In the Master of None episode, “Parents,” Aziz Ansari and Alan Young explore a similar idea, reflecting on the sacrifices their respective families had made in order to assure that their children would go on to have better lives. In one scene, a family friend reflects on Ansari’s character’s life in an alternate timeline where his parents had not emigrated to America, saying “if [your father] didn't come to America, you would probably be working in that same zipper factory now, making the holes.” Young’s character replies, “Instead, Dev [Ansari] lives in America, where his biggest problem is that the Wi-Fi in his apartment is messed up.”

These two pieces of media sum of so much of my feelings about my mother and my complex relationship with my origins and my identity. My mother was born in the village of Coloso, to teen parents, and was raised by her paternal grandmother for the first few years of her life. She worked hard her entire life, getting top scores (as she often reminds me) in all her classes and standardized tests, while at the same time acting as a second mother to her four younger siblings. The social fabric of Latin American culture is very much based on the family unit, especially with a last name as ubiquitous as Garcia. In Coloso, my mom claims that half of the town was related to her, and she would often spend the afternoons swimming in the river with her cousins, and picking fruit from her grandmother’s backyard. My mother always painted a picture of an idyllic childhood in Colombia, but as I’ve gotten older, I’ve started to notice the gaps in her stories, reconciled with my growing awareness of Colombia’s political history. Since I was old enough to remember, my father and brother were always told not to speak in public when we were out in Colombia, because their gringo-accented Spanish gave us away as Americans. I was smug, proud that my Spanish was good enough, and my summer tan was enough for me to pass as a full-fledged Colombian.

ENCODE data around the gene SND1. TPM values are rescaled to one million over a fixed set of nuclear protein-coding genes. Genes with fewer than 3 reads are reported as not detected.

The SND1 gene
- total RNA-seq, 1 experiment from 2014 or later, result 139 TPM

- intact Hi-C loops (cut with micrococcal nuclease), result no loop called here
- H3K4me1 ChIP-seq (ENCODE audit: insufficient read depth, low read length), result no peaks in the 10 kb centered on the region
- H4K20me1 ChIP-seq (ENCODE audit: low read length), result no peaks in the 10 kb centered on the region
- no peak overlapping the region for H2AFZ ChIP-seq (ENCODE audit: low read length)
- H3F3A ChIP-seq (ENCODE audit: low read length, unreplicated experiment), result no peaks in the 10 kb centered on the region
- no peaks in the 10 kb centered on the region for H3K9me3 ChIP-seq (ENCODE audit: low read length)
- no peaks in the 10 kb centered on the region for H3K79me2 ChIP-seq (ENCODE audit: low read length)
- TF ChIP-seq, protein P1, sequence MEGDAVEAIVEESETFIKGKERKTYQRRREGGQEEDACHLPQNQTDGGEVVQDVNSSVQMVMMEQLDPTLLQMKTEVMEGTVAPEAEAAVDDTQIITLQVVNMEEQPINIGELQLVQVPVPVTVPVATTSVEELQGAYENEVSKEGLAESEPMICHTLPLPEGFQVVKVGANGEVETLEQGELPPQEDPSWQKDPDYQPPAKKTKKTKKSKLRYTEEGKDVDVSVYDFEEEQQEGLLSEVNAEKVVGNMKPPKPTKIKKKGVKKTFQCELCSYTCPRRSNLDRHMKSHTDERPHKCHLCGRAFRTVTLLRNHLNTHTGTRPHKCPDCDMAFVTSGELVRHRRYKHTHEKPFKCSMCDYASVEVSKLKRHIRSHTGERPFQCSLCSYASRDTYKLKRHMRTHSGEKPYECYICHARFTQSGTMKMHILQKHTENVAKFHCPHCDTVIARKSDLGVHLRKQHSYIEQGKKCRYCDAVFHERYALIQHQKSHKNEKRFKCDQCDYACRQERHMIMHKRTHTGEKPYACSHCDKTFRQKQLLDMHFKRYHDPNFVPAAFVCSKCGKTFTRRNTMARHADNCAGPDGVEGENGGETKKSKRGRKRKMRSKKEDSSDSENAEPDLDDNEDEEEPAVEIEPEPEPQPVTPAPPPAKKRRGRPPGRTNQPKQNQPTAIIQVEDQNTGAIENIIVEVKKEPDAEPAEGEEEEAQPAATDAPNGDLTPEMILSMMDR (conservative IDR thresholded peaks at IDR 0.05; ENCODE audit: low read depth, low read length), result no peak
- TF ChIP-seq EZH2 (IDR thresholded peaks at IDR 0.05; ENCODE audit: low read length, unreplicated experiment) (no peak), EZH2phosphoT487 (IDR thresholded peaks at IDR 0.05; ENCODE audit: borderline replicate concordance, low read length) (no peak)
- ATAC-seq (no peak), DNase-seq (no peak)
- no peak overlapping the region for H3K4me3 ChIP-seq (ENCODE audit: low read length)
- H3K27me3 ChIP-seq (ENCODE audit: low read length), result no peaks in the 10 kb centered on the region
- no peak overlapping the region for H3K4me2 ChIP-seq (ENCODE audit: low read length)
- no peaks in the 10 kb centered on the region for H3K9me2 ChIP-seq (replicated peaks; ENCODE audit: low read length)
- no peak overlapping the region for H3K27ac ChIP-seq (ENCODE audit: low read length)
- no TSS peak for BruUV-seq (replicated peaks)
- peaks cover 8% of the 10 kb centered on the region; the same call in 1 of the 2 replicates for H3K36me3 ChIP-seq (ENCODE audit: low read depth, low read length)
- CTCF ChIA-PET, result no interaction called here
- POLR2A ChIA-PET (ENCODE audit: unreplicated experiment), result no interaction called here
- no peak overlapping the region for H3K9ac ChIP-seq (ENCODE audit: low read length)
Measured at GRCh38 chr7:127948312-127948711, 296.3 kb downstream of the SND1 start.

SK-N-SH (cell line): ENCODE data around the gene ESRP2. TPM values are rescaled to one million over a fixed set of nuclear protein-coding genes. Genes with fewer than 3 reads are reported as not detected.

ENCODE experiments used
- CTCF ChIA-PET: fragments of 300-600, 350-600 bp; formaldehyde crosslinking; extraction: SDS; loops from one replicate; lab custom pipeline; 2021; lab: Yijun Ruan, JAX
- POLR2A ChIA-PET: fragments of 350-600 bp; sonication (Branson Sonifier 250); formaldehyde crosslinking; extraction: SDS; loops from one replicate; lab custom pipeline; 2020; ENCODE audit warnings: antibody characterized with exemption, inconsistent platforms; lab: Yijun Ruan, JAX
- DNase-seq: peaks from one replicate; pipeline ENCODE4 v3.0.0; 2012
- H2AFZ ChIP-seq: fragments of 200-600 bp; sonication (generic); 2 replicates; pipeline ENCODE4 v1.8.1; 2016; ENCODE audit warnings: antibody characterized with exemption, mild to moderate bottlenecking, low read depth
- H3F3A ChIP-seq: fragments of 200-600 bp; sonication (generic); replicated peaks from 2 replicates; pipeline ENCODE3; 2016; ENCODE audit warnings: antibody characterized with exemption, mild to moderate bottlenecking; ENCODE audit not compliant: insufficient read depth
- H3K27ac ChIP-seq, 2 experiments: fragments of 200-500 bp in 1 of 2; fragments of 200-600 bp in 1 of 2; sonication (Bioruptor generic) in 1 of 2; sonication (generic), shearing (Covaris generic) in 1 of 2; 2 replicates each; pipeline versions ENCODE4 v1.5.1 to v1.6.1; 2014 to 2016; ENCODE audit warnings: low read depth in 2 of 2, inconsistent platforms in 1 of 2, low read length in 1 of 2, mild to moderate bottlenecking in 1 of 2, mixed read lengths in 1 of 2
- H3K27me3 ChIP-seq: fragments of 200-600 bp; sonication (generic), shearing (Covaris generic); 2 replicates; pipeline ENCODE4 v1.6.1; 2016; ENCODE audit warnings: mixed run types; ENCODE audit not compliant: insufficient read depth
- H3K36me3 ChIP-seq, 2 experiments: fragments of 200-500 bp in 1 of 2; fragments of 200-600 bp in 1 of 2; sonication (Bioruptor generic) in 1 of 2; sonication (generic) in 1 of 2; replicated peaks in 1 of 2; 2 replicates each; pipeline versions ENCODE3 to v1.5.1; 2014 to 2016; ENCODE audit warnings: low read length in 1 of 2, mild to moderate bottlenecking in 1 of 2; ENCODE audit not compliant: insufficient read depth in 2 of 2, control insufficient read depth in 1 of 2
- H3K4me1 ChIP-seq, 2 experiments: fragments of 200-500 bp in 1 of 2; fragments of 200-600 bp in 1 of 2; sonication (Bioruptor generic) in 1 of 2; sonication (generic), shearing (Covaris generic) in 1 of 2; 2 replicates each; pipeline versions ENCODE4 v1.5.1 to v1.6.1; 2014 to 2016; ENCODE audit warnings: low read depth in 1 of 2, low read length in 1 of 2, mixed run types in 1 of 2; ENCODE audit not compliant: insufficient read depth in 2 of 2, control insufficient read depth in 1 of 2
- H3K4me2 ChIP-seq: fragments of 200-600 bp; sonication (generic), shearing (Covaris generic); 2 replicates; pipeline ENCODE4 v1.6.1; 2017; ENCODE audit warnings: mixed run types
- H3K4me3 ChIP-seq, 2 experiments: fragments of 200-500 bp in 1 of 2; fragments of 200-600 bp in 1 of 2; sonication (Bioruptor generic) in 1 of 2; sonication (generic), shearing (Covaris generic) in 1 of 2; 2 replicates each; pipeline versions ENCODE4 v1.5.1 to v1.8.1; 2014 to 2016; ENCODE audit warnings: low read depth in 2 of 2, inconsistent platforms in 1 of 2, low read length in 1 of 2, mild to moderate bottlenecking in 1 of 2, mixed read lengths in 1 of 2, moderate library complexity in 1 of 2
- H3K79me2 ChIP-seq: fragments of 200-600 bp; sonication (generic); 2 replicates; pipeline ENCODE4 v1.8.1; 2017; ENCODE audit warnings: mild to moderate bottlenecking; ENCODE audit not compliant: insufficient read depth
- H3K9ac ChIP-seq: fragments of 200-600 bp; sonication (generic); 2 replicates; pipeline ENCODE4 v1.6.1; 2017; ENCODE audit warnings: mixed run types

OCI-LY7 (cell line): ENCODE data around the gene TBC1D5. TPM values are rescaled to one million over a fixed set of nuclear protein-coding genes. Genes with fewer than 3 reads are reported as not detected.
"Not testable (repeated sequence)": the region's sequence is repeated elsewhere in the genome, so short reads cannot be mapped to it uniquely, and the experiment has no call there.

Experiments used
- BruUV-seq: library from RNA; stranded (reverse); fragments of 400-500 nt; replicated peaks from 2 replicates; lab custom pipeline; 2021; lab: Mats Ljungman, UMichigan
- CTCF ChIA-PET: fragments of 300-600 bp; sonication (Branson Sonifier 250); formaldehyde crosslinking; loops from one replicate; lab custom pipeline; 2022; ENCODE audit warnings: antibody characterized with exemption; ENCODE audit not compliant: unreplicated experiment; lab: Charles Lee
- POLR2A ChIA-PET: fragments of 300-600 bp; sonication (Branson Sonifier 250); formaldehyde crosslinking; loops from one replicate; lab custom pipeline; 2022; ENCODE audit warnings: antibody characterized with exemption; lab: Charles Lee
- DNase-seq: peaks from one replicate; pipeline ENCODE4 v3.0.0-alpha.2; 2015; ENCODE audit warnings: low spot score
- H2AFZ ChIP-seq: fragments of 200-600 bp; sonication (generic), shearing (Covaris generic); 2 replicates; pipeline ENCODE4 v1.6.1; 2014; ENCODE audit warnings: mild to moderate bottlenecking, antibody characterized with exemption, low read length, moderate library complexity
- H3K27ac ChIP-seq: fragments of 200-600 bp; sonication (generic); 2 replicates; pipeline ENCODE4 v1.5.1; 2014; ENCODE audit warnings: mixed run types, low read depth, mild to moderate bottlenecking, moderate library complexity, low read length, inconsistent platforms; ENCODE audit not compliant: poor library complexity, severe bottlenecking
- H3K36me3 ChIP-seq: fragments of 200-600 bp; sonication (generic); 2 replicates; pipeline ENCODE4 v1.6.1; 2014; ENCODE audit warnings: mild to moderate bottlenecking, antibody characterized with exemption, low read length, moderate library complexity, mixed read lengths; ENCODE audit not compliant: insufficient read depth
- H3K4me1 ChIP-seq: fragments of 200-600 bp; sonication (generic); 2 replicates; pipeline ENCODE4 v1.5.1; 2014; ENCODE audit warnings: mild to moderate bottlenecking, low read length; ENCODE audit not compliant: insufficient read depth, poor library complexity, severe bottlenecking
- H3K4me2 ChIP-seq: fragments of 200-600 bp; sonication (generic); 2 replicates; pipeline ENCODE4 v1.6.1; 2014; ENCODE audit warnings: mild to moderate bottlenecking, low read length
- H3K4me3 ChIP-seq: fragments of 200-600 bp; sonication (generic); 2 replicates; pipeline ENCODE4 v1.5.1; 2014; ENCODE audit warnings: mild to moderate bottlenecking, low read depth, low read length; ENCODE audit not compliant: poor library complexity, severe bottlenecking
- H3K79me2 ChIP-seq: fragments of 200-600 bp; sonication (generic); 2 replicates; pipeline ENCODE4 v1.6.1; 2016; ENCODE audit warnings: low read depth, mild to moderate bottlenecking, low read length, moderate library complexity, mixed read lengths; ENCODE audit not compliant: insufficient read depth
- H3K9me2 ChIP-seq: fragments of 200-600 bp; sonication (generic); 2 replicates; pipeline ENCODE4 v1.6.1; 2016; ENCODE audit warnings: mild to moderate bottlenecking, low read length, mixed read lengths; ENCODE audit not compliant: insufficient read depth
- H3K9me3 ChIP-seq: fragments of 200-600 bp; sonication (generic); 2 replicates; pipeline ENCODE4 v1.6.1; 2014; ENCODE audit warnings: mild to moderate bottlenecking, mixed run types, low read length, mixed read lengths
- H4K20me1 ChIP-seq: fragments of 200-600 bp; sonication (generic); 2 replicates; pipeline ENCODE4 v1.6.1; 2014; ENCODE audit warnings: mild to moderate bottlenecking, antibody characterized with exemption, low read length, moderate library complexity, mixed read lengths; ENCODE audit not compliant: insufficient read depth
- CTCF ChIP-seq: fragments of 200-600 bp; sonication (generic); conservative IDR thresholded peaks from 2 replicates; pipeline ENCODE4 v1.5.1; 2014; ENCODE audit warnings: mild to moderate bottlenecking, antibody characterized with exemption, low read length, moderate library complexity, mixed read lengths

My mother comes from the country where magical realism was birthed. After spending any amount of time in Colombia, it is easy to understand why. The Colombia of my childhood vacations is one teeming with little scraps of real-life magic. Spending a day basking in the Caribbean sun: diving for sand dollars, letting the saltwater kiss my hot skin, stopping to eat mangos generously slathered in salt and lemon; an afternoon in the lush Medellin mountains: reading and swinging in a hammock for hours, eating sweet arepas with mounds of queso fresco, smelling that grocery store smell unique to Latin America. The Colombia that exists in my mind and my mother’s memories paints a jarring contrast from the Colombia I’ve learned about in SIS research and the Colombia that I’ve seen on Narcos. My beloved country as exists in gringo eyes is a cocaine-infested, war-torn slum ruled by drug lords and blood-thirsty guerillas. Both Colombia's exist, but the one I love glitters with gold and emeralds. My Colombia smells of dark coffee beans and the perfume of tropical flowers.